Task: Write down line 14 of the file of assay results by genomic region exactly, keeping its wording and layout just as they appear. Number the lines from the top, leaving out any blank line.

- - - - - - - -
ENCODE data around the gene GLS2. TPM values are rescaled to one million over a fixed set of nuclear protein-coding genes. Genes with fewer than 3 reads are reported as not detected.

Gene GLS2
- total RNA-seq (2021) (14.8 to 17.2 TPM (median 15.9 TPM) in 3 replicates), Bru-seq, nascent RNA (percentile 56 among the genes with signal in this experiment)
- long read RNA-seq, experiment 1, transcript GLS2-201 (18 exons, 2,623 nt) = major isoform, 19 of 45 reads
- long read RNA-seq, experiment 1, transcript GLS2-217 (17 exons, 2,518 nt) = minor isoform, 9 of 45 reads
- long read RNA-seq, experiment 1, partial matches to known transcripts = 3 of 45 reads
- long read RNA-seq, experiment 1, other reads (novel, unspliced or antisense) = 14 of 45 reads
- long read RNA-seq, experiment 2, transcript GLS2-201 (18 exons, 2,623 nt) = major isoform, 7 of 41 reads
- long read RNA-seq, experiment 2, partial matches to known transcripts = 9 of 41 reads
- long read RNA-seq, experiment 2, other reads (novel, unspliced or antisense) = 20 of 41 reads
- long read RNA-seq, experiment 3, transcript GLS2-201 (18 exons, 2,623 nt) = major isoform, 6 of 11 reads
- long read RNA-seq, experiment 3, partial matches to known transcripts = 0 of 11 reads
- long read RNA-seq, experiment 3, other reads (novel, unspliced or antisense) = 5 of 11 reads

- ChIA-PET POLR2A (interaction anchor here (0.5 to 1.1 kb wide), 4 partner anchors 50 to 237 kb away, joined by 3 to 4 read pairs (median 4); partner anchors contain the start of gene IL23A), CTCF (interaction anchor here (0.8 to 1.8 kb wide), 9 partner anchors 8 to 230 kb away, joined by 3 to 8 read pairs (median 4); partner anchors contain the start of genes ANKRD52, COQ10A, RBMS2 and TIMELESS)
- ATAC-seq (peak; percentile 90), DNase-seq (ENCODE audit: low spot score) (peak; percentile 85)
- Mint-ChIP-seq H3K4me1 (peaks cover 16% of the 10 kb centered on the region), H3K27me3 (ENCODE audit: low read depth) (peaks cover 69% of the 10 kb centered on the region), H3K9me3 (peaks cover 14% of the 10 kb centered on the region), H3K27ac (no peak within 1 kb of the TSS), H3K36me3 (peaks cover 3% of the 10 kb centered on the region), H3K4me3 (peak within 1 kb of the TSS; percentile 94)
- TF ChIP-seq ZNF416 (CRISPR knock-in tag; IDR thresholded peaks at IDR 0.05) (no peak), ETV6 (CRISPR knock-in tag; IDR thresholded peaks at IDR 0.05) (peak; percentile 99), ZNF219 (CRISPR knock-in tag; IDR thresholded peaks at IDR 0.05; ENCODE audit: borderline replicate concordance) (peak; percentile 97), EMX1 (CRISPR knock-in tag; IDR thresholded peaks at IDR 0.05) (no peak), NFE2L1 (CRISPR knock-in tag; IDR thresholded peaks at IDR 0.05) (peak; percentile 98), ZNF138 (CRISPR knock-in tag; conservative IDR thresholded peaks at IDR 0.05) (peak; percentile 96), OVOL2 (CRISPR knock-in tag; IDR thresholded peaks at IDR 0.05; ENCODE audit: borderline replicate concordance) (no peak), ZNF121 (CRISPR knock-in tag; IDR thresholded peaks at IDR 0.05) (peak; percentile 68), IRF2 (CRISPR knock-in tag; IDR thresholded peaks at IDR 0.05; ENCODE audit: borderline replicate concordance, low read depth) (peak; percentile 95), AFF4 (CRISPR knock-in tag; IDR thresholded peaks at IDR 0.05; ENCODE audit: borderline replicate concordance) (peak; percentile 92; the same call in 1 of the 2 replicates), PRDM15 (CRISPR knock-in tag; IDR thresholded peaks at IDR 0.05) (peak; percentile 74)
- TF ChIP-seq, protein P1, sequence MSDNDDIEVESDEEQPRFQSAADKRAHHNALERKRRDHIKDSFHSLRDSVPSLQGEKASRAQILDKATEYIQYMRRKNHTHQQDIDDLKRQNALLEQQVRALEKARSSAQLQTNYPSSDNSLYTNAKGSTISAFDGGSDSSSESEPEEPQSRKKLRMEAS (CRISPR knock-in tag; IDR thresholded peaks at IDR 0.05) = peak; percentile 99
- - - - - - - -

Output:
- ChIA-PET POLR2A (interaction anchor here (0.5 to 1.1 kb wide), 4 partner anchors 50 to 237 kb away, joined by 3 to 4 read pairs (median 4); partner anchors contain the start of gene IL23A), CTCF (interaction anchor here (0.8 to 1.8 kb wide), 9 partner anchors 8 to 230 kb away, joined by 3 to 8 read pairs (median 4); partner anchors contain the start of genes ANKRD52, COQ10A, RBMS2 and TIMELESS)